She founded Friends of the Environment (FOTE) in 1993 with objectives in the areas of renewable energy, waste management and empowerment of women. FOTE is the Nigerian focal point of ENERGIA, an international network of women in sustainable energy based in the Netherlands. FOTE has carried out different activities and research relating to mainstreaming gender in energy issues from 1993 to date. Engr Mrs. Maduka became the first female COREN Registered Engineer in 1974; first female, Fellow of the Institution of Electrical Engineers (FIEE), UK; first female, Fellow of the Nigerian Society of Engineers FNSE; Honorary Fellow, Nigerian Institute of Science Technology, 1987, Honorary Fellow, Yaba College of Technology in 1998 and first female Fellow, the Nigerian Academy of Engineering. Engr. Mrs. Maduka has over the years served on several National and International Boards, Governing Councils of tertiary institutions and Committees including but not limited to: Federal Polytechnic, Idah (1980-1984), (1986-1988); Ladoke Akintola University of Technology, Ogbomosho, (1990-1995), Implementation Committee for the Commercialization of National Electric Power Authority (1989-1990); Gender Renewable Energy Sources and Development Applications (GRESDA), a programme under the United Nations Development Fund for Women  International Network of Women in Science and Technology (INWES). She is the President of Ijesha Society, a group of eminent sons and daughters of Ijesha land. In 2008, she was conferred with the national honour Member of the Federal Republic, MFR.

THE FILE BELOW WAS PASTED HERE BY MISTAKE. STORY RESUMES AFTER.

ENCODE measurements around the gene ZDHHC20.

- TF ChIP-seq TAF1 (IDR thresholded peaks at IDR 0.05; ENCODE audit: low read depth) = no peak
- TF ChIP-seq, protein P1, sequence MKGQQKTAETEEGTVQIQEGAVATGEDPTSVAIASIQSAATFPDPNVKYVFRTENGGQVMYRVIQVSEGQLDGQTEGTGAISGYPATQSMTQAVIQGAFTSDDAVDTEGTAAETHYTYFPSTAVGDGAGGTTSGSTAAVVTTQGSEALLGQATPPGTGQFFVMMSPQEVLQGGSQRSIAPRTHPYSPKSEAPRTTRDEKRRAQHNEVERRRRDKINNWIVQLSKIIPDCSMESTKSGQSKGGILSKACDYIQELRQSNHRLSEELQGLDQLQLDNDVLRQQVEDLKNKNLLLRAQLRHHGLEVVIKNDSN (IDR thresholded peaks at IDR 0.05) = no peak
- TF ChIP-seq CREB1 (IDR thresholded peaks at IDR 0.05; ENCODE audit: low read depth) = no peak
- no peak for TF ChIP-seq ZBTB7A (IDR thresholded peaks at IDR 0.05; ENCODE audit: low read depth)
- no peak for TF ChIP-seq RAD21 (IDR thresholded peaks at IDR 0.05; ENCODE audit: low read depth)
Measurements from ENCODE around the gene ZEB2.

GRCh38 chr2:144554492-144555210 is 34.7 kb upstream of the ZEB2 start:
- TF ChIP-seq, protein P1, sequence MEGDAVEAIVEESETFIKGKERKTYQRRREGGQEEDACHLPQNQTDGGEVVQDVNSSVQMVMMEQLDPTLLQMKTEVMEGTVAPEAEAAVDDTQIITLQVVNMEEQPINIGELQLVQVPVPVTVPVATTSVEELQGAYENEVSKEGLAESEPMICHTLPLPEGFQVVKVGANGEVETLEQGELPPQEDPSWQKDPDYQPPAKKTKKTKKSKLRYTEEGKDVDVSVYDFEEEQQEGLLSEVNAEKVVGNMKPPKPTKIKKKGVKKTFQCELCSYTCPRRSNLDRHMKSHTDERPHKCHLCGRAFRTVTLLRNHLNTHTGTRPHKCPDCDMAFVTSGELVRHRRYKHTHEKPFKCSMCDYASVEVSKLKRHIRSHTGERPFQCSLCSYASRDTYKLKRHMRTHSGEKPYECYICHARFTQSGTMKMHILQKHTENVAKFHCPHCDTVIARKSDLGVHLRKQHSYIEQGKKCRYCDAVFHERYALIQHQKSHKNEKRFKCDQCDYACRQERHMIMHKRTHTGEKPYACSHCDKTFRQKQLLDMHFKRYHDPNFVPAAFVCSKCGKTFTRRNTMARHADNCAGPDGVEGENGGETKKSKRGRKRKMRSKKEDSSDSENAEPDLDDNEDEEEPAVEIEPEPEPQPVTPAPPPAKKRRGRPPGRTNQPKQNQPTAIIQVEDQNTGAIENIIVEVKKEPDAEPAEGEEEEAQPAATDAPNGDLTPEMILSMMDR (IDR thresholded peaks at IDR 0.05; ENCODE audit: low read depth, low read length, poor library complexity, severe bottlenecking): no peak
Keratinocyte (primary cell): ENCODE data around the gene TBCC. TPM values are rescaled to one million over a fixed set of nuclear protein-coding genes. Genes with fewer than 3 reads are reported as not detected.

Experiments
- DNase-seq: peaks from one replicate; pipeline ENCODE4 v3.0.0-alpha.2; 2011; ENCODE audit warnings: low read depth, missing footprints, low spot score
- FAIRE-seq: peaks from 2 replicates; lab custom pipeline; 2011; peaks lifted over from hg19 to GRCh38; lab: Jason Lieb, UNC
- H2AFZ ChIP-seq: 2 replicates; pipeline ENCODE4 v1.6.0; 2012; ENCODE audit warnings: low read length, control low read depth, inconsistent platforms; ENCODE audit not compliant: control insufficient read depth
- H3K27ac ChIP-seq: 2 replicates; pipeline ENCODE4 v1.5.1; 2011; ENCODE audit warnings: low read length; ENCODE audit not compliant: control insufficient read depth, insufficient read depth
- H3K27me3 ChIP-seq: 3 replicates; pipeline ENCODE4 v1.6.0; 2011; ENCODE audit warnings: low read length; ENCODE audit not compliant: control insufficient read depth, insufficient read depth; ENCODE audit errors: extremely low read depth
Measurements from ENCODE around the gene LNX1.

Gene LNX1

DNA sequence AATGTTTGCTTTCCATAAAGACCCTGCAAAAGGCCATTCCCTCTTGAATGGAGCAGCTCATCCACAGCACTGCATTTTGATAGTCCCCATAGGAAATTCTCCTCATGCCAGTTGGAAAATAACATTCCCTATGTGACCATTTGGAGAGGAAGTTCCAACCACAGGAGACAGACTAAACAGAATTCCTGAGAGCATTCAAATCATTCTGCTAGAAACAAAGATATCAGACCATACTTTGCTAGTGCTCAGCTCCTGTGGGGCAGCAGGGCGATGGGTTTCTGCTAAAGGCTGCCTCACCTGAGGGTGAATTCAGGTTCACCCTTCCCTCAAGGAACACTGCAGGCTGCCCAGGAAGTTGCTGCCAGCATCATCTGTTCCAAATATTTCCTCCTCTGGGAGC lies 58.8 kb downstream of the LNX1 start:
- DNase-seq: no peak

Why did you get into the field of Engineering?

I was good in subjects that lead to engineering and I had an older relation, a man and an engineer, who thought I could do engineering! My father was totally against it as he thought it was a male profession. In fairness, there was no woman engineer at that time! In addition, it was only Ahmadu Bello University that offered engineering and my father never allowed me to go as far as Kaduna, which was being ravaged  by meningitis.